Blog post -
The waste is the win - making your carbon footprint tip-toe.
Sustainability and environmental awareness are (thankfully) on everyone’s agenda these days. And for real change to happen, we all need to make new choices. Meet some of the people at Fagerhult, that has challenged themselves into thinking outside the box, resulting in - a little box.
Fagerhult has been a manufacturing company for over 75 years. Throughout this time, we have always been careful with details and quality. But, what was right and real in 1945 is no longer an undisputable fact. In 2020 we started a rigorous sustainability work, with goals linked to the UN's global goals for sustainable development, to provide direction for our journey.
Among other things, we want our luminaires to consist of 80% renewable or recyclable materials before 2030. Multilume Re:Think, made of Solid Board, an entirely new material for the industry, is one step on that journey. Here you meet some of the people behind it.
OUR FRIENDS, AND OUR FRIEND’S FRIEND
But, where to start when you are a producing factory facing a challenge as big as this? Elin Stjernholm, R&D Manager at Fagerhult, explains.
– Well, first up we´ve started to introduce our suppliers to our ambitions in 2030 - how can we reach this quite ambitious goal together? We got a more in-depth knowledge about our suppliers; where their material comes from, which energy they use in their production and so on. But we did not stop there- the suppliers supplier was also of huge interest for us.
Parallel to the external sustainability check with the suppliers, Elin describes that there was also an internal process at Fagerhult.
– To get the big picture we made a life cycle analysis* for some of our products, Elin Stjernholm says. It was to clarify how big impact the material had, since we already knew that it mattered. We´ve always optimized the material in our products and made conscious choices, and moving towards more sustainable materials feels both natural and necessary. On top of this, we´ve also started projects with different universities in Sweden, focusing on sustainable materials.
PAPER PLANES AND PIZZA BOXES
So, in order to put the knowledge into practice, the design engineers at Fagerhult got together for their reoccurring innovation forum to come up with new ideas. Martin Bååth, design engineer at Fagerhult, describes:
– The team and I started to brain storm and asked ourselves – would it be possible to change the material in a recessed flatpanel, our Multilume Slim? It is one of our high runners, and already a very good luminaire, so it would be quite a challenge. We reached out to one of our suppliers, and started to discuss how it could be done. Together we did some prototypes in different materials, until we found a material that would be suitable for this luminaire.
Even though it was the sort of innovation that the team was looking for, it was not an immediate hit for everyone.
– I remember one of the first times we showed it, and the reaction was “is that a pizza box or what is it?”, Martin says with a laugh. But most of all, my co-workers had an open mindset regarding this paper experiment, and it was exciting to continue the development process.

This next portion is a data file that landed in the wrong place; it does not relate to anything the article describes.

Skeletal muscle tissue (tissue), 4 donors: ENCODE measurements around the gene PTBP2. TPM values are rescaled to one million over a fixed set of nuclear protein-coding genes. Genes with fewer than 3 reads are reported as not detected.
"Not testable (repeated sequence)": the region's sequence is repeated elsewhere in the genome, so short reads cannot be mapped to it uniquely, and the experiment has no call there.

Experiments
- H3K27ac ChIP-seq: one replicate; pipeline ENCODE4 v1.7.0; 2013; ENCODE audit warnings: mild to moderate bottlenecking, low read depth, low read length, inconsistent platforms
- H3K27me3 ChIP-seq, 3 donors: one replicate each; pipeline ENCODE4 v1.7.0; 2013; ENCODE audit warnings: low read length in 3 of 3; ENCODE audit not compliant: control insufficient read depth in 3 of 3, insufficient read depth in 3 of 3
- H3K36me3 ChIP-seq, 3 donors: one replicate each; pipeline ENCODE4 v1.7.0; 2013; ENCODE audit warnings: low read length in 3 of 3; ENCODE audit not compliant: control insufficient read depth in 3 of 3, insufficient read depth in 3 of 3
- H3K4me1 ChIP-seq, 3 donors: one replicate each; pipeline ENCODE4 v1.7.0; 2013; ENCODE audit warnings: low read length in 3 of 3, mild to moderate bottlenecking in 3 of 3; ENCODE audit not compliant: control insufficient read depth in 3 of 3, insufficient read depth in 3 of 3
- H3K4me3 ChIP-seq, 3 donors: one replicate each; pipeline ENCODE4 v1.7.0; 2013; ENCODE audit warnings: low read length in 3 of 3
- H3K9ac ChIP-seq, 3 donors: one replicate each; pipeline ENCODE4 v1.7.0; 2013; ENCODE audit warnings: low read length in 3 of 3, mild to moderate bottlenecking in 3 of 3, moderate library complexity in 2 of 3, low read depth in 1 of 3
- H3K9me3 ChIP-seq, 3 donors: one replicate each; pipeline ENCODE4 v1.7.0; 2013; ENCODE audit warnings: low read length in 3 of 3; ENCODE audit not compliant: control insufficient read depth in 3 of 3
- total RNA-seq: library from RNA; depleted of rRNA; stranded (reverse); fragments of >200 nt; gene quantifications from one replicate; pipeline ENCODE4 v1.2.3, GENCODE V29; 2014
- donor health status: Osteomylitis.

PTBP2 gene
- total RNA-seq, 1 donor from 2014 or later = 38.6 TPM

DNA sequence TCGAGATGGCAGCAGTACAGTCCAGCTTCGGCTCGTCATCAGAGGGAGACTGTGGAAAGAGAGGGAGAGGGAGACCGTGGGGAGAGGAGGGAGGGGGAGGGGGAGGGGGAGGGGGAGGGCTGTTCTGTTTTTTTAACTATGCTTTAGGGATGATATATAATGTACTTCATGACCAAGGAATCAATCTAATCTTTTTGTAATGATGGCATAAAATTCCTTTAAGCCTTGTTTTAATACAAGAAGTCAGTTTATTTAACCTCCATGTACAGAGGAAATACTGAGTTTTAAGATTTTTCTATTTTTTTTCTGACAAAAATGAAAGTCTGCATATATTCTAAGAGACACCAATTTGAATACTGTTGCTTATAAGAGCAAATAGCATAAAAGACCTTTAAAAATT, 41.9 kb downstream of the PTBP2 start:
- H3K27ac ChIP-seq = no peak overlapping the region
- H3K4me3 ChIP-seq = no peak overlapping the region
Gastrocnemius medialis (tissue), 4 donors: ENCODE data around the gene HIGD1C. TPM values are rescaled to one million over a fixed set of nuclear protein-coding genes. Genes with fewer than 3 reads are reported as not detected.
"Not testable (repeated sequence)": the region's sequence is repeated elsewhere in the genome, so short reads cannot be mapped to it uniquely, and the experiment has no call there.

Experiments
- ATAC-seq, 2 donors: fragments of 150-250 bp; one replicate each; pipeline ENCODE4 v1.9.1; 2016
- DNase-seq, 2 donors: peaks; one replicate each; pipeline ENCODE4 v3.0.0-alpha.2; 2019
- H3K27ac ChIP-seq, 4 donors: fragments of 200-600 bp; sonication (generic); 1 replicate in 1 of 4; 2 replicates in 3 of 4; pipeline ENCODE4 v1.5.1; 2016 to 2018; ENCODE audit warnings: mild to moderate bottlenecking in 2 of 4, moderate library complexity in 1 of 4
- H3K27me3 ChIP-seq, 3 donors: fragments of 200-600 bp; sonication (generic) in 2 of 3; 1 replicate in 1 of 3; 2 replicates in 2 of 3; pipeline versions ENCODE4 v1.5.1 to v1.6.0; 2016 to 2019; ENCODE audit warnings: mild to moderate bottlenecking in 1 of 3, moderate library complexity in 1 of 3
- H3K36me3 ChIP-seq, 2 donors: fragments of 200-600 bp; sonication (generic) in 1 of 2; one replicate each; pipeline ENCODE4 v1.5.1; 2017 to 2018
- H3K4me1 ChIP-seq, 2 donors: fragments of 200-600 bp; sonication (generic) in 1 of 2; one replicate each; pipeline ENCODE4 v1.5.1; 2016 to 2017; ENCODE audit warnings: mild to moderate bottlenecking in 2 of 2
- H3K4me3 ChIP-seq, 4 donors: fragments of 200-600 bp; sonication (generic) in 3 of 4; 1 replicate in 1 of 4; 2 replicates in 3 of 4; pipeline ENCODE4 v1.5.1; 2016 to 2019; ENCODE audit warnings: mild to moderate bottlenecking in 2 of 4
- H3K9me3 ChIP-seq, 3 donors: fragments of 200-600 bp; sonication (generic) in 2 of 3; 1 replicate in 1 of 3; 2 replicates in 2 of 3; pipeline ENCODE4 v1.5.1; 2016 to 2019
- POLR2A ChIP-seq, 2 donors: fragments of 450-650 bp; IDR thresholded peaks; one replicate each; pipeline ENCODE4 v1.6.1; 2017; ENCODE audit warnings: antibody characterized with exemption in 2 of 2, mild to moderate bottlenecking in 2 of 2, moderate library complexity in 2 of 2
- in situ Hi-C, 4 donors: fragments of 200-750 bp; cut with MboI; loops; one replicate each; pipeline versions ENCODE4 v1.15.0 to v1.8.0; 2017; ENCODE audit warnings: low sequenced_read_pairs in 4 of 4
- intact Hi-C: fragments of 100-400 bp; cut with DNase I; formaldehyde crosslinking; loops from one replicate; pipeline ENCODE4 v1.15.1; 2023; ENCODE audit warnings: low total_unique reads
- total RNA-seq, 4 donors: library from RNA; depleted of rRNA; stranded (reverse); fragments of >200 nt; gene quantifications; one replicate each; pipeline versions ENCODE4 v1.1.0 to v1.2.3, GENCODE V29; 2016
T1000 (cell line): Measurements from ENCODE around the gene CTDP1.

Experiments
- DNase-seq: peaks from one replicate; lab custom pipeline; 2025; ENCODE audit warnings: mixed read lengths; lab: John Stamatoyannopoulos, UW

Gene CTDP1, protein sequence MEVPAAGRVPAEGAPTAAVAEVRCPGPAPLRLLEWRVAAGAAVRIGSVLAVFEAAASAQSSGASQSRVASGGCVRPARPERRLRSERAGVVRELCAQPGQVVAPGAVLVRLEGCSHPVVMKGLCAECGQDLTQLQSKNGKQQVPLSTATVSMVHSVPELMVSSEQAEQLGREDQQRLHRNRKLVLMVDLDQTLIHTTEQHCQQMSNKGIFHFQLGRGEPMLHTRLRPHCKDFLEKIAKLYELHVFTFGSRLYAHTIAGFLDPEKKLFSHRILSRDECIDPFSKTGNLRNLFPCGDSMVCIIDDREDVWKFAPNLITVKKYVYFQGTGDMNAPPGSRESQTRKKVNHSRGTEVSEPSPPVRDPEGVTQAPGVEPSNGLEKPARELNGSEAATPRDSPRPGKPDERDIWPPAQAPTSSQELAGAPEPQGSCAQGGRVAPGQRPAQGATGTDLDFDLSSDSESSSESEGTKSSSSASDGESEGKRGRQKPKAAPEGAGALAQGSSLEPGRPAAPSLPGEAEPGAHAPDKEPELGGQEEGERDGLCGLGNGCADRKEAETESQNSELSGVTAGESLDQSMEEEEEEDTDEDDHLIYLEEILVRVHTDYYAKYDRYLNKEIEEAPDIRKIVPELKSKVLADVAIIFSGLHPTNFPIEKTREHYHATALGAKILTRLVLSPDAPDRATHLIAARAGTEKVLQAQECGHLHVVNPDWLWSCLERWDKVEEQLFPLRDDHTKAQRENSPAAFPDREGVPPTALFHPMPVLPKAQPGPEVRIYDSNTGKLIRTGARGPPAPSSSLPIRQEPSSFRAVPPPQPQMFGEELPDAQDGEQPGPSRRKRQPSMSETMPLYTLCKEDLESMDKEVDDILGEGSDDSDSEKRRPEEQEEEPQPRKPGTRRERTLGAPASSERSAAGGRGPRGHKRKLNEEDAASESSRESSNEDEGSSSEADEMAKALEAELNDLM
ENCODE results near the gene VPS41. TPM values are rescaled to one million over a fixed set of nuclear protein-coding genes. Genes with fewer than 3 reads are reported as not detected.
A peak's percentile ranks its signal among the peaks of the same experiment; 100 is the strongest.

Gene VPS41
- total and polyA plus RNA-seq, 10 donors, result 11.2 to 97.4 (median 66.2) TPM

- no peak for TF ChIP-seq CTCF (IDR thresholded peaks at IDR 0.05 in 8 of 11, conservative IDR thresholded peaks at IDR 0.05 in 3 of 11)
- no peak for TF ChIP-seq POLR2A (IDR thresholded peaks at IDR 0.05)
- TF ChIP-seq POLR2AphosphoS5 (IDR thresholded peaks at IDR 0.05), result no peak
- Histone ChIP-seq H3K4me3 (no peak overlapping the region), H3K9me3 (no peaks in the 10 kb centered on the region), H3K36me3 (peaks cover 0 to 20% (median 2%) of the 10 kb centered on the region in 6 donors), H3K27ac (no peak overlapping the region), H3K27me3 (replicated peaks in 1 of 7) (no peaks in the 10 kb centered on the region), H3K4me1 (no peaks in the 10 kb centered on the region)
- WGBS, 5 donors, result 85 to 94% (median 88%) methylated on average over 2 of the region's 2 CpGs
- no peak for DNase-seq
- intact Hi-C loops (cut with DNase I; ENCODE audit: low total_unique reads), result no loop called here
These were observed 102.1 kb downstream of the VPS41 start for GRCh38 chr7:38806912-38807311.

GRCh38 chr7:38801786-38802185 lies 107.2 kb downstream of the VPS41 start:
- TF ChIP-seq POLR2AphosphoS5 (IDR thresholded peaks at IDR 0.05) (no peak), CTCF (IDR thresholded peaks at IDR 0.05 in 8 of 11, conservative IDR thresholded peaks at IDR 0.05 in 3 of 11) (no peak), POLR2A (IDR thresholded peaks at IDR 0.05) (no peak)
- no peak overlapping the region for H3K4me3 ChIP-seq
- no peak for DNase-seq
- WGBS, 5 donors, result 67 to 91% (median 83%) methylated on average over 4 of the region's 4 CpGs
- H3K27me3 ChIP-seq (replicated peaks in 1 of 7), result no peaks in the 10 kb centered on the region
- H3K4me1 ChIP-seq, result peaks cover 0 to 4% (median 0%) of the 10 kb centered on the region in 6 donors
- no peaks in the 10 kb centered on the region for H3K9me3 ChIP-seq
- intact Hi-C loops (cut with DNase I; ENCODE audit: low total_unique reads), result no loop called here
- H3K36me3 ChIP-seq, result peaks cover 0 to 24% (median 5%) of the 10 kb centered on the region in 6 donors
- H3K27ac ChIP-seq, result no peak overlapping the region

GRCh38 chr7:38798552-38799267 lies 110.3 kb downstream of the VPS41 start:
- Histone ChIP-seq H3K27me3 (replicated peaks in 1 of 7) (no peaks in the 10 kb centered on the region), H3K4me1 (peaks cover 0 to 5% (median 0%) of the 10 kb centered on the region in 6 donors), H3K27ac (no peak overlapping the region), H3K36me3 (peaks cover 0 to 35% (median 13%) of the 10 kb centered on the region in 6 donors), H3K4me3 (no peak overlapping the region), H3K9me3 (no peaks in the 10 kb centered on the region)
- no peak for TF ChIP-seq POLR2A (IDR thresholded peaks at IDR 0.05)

MAKING THE (PAPER) CUT
Since this material was totally new to all the members in the project, it raised new questions for the team to handle. Would it be safe? Would the luminaire break during installation? Is it possible to develop a luminaire in paper, without compromising with the light quality?
– Given that this material is organic, it behaves completely different compared to the dead materials that we are used to, such as steel and plastic, Martin Bååth explains. We needed to investigate thoroughly how the material would react to temperature shifts and moisture. Would it shift form or shape because of it? That material tolerance was something we needed to include in the design.
– Never have we tested so much, as on this one, says Martin Bååth with a smile. This material has cleared all tests that we need to perform, according to branch standards. It has really been a journey, and we have learned so much by bringing in a new material. Our supplier has been so helpful in learning us understand the whole chain. We have aquired a great in-depth knowledge on what we can do with this material, and it’s not only for packaging industrial. You can do so much more. For an example a very good flat panel.
NO MORE PLASTIC IN 2030?
But how will the future look, will we all have paper luminaires at home in 20 years?
– Well, we are just getting started, says Elin Stjernholm. It might be a luminaire with a lot of renewable- and recycled material. Or maybe, if we let ourselves think out of the box, which in important in this stage, there will be a technical plastic with no oil offered on the market. Maybe we can reduce so much material that the focus is just on the light source and its distribution, or perhaps can we take it all the way? Reused luminaries with light as a service? There is a lot of interesting investigations going on, and sustainability is certainly in the air.
* A life cycle assessment is an overall calculation of a luminaire's environmental impact during different stages of its life - such as manufacturing, distribution, usage, recycling etc.
Text: Maria Vårenius
Photo: Patrik Svedberg